Do You Have a Mold or Mould Problem?

The number of British that now call Chicago their home is over 7,500. Fortunately, we Americans and our British cousins both speak the same language. No news there. So, we should clearly understand each other. Regrettably, that’s not always true. For instance, cockney accents and phrases can be as difficult to understand as Russian to most Yankees. Even some of the imported British TV shows require that you pay close attention to fully understand what they’re talking about.

The same is true in the spelling of many of those words. British and American English have different rules when it comes to spelling. They might sound alike but sometimes use dissimilar or extra letters. Many of these differences date back to a time when spelling standards had not yet been developed. For instance, some spellings seen as “American” currently were once commonly used in Britain and some spellings seen as “British” were once generally used in the United States.

For example, Americans omit the U that appears in some British words as a second vowel directly before a consonant. Consequently, you end up with these different spellings:

British                   US

colour                   color

flavour                  flavor

humour                humor

labour                   labor

neighbour           neighbor

mould                   mold

For the purposes of this article, let’s concentrate on that last word. American English does not have a word spelled m-o-u-l-d, and British English has no word spelled m-o-l-d. In other words, the phrase referring to:

  • various funguses (noun)
  • a frame for shaping (noun)
  • to form (an object) out of pliable material (verb)

are spelled the same in all uses, but the spelling depends on the type of English used. And although the spellings differ, the meanings are the same.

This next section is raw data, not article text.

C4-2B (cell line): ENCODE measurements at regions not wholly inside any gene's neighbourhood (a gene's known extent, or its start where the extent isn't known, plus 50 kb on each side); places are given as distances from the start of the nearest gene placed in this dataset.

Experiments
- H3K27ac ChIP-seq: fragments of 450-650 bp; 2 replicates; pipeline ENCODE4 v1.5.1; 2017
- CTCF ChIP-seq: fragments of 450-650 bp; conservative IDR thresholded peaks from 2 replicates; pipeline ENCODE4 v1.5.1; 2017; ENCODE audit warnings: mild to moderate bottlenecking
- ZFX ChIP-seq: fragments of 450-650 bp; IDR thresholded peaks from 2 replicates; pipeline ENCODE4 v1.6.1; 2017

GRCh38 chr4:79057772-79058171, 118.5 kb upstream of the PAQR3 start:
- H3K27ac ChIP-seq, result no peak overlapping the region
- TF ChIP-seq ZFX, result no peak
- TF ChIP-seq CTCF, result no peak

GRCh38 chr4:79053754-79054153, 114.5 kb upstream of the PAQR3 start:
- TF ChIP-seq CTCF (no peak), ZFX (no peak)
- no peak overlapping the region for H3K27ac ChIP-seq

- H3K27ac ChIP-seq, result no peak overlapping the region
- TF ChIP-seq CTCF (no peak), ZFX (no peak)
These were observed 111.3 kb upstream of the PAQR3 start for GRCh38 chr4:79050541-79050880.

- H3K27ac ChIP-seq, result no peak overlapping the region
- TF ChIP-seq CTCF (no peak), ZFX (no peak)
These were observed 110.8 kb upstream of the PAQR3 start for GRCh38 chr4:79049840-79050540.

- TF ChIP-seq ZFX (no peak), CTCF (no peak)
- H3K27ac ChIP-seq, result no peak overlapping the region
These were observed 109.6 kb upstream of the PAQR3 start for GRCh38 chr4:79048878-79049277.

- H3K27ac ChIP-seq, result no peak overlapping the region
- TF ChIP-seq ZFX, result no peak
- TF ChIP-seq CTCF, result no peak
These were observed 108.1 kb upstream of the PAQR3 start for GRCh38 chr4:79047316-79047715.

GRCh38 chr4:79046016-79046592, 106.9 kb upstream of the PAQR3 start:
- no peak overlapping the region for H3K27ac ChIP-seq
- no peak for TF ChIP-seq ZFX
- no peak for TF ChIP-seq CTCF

The roots of  British orthography can be found within the word mould originated from late Middle English: in all probability from a past participle of moul ‘grow mouldy’, and/or of Scandinavian origin; compare with Old Norse mygla ‘grow mouldy’. Another sense of the word indicates its origin from Old English molde, which encompasses a Germanic base which means ‘pulverize or grind’; associated with meal.

To help you remember whether to write mold or mould, just remember that mould contains a U, as in United Kingdom. That way it might be easier to keep the words straight in your mental vocabulary.

But however you spell it, if you have a serious mold problem in your Chicagoland home or business, call the professionals at ServiceMaster Restoration By Simons to dispatch a mold remediation crew to clean it up for your health and peace of mind.

About Us: ServiceMaster Restoration By Simons, is a 2020 recipient of the Better Business Bureau’s Torch Award for Marketplace Ethics, and recipient of the 2020 Skokie Business of the Year Award, Honorable Mention Category. ServiceMaster Restoration By Simons (MBE/WBE) is a family operated, IICRC & OSHA Certified company serving Chicago, Oak Park, River Forest, and the North Shore. We provide commercial disaster restoration services including Water & Flood Damage Restoration, Fire & Smoke Damage Restoration, Mold Remediation and a wide range of interior specialty cleaning including COVID-19 Cleaning Services, Hoarder & Clutter Cleaning, Post-Construction Cleaning, Carpet & Upholstery Cleaning to residential and commercial customers. For more information, call 773-376-1110 or visit or


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